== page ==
Lloyds Banking Group Plc: Significance of Impairment


The Lloyds Banking Group plc (formerly Lloyds TSB Group plc) is a UK based financial services conglomerate that offers a wide range of banking and financial services for its corporate and retail clientele.

The impairment of assets in all industries, especially so in financial services, assumes significant importance in the difficult contemporary economic environment.

The objective of this Report is to examine the significance of impairment for the financial progress and position of the Lloyds Banking Group, with particular emphasis on the amounts set aside for impairment and their impact on the income statement and the Balance Sheet.

The causes of impairment during the six months to June 30, 2009, as well as the management's assessment of the significance of impairment for the group's future are also addressed.

This analytical report has been prepared at the behest of a client who has expressed an interest in investing in the equity stock of Lloyd's plc.


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It is exceedingly important for companies to reflect the true and fair view of the state of affairs of their organisations, as on the date of the preparation of the balance sheet. It has historically not been easy to understand the fair market values of assets and liabilities in the financial results reported to stakeholders. Accounting standards, to this end, now postulate that assets and liabilities need to be largely stated at their present values, taking account of accepted methodologies to assess requisite write-downs, or charge to income statements, on the basis of discounted future cash flows, for arriving at consequent reduction in asset values. Such write-downs are known as "impairments".

A careful study of the significance of impairment on the financials of the group allows for a clear understanding of the financial numbers elaborated in the company's annual report and a realistic appraisal of future prospects.


The company has a detailed and comprehensive system for assessment of impairment. Each group company assesses, at least once a year, all the evidence of financial assets and asset groups to determine the need for impairment of such assets after their initial recognition in the accounts (Annual Report, 2008). The need for impairment is assessed on the basis of specific features, namely (a) delinquency in contracted payments of principal or interest, (b) indications that borrowers may be in financial trouble, (c) debt restructuring and renegotiation of loans to ease borrowing terms, (d) violation of loan terms and conditions, and (e) commencement of bankruptcy proceedings (Annual Report, 2008).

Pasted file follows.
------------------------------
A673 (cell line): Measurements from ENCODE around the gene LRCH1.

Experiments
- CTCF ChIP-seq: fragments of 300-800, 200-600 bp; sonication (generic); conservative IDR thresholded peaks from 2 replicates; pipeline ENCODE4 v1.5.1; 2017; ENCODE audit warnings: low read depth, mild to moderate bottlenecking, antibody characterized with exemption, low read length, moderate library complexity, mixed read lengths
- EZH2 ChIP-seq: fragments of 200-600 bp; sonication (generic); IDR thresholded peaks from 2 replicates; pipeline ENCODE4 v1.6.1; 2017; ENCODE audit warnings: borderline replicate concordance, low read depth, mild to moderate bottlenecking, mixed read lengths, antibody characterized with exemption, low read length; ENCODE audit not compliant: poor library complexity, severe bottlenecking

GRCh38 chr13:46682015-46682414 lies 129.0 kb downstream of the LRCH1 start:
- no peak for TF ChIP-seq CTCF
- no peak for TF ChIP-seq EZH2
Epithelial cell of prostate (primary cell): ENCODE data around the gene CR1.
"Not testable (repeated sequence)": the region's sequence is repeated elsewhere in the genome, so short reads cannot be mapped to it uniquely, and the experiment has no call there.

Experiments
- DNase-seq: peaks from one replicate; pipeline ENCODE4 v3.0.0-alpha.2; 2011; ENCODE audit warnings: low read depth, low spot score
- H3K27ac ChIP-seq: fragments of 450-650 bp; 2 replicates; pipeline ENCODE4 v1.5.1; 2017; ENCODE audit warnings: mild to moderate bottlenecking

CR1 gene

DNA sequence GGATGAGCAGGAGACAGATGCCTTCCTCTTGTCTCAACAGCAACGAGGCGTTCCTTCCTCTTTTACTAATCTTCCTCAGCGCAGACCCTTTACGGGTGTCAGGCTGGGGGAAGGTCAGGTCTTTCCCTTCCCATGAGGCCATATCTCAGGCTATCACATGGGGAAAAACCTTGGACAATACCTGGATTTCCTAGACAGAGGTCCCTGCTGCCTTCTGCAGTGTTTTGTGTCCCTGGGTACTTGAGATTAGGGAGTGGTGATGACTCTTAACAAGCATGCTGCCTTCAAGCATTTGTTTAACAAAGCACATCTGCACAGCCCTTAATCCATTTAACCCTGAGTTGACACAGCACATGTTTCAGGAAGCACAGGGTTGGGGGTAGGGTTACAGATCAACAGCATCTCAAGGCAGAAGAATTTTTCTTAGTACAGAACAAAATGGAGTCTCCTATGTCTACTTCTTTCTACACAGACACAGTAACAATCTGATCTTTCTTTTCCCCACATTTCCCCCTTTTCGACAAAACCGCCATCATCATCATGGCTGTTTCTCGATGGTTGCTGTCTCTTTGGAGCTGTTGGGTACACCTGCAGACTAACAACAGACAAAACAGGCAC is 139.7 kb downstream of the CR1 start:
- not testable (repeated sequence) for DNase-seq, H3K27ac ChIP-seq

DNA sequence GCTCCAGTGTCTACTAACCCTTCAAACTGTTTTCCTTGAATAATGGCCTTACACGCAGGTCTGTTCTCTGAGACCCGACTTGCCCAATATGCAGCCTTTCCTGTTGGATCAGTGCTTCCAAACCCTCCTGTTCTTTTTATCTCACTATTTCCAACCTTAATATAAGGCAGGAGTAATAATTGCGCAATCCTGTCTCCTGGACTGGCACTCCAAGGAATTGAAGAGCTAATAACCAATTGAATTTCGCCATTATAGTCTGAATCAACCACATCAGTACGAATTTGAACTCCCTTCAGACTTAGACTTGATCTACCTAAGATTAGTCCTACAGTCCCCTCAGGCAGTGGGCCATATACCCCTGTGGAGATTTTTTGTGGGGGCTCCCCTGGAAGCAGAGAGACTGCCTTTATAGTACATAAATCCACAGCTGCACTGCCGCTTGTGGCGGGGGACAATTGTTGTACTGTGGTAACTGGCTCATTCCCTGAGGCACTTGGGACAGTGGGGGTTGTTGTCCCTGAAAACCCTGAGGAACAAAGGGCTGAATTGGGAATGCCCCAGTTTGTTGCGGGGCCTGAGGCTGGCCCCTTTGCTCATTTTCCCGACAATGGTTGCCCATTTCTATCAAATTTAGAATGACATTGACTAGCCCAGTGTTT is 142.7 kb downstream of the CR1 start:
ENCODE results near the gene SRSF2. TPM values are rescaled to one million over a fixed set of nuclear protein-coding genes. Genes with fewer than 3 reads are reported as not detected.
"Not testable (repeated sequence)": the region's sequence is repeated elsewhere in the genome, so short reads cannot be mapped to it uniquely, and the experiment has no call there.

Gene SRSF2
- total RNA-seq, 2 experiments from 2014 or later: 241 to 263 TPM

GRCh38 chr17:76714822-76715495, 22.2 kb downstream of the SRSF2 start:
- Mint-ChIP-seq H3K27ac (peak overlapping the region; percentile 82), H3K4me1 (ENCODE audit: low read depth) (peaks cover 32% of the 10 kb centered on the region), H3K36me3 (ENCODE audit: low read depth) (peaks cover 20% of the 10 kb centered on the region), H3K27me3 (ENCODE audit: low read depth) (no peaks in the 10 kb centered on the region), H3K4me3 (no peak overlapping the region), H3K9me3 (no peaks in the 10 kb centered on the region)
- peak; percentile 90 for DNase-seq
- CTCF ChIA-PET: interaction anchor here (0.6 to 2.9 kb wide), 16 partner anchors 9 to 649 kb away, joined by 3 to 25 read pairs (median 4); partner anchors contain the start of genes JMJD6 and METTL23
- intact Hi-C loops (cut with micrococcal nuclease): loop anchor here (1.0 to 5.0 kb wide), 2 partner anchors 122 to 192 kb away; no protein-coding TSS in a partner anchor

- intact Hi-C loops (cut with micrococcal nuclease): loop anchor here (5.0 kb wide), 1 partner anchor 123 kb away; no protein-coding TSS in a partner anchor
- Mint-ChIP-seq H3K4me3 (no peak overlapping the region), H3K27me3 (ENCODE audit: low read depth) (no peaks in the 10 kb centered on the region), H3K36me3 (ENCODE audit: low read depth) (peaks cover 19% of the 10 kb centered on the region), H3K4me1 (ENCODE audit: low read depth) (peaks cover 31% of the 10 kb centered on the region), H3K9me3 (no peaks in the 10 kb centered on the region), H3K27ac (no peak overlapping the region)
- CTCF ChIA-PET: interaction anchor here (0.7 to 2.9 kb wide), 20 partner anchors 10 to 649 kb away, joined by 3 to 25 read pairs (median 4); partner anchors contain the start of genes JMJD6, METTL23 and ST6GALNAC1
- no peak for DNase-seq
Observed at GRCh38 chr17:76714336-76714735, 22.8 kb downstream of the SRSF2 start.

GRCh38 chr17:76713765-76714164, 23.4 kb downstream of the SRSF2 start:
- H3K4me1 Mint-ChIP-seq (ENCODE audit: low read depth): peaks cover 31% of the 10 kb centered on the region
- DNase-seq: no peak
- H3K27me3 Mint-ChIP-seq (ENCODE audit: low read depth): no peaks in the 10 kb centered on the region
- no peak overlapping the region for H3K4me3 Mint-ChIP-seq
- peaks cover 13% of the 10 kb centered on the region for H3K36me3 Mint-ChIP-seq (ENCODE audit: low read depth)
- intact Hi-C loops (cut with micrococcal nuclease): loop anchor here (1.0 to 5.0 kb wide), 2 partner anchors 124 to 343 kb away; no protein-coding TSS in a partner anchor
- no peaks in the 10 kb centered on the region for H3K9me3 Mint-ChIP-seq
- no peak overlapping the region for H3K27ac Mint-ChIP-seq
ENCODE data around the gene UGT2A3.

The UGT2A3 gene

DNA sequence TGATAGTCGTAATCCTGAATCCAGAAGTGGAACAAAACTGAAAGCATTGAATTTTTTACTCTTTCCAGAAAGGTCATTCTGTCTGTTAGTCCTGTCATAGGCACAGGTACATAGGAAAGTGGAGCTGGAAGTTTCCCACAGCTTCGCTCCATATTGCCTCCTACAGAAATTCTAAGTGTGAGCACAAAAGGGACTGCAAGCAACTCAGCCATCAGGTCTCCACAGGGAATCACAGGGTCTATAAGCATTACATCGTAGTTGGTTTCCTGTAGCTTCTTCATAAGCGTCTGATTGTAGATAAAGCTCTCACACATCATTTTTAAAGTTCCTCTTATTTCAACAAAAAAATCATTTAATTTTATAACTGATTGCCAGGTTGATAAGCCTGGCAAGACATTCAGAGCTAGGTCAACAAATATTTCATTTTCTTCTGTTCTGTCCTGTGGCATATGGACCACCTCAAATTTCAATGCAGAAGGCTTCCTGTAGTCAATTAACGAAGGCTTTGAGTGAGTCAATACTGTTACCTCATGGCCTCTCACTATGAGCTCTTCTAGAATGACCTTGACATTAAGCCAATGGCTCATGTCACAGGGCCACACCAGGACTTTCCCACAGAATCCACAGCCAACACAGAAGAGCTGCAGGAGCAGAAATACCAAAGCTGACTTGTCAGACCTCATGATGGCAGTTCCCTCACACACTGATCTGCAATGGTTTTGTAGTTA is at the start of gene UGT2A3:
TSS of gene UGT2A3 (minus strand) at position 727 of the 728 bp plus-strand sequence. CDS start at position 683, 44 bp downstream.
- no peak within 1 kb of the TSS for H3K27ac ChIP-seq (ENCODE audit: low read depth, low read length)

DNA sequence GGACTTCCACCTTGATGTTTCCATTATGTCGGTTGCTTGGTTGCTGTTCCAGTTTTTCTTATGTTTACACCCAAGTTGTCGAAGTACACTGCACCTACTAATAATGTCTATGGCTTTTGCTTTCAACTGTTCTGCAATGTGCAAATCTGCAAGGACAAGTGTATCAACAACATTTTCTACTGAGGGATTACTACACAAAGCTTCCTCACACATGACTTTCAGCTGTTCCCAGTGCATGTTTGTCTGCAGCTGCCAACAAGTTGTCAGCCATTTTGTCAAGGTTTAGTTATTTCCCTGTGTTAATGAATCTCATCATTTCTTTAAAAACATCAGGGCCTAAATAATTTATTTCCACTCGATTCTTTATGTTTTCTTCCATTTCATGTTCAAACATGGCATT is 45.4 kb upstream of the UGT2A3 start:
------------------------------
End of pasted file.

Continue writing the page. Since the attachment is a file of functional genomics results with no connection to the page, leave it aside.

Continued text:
The concerned group company management evaluates its portfolio to determine the period between the emergence of the loss and its detection, which by and large varies from two months to a year; the establishment of occurrence of such loss results in the computation of the charge, which is represented by the difference between the value of the asset, as of the last balance sheet, and the present value of anticipated cash flows after discounting them at the original interest rate (Annual Report, 2008). A case-by-case approach is adopted for smaller loans and other portfolios for ascertaining impairment allowances (Annual Report, 2008). The financial assets that are available for sale and renegotiated loans are also subjected to impairment tests in order to ascertain their carrying values in financial accounts (Annual Report, 2008). The factors that are considered to be relevant for impairment assessment include credit risk features, asset types, industry, geographical position, nature of collateral, history of past dues, and prospects of recovery. It is important to note that renegotiated loans are reckoned as fresh loans and not past dues (Annual Report, 2008).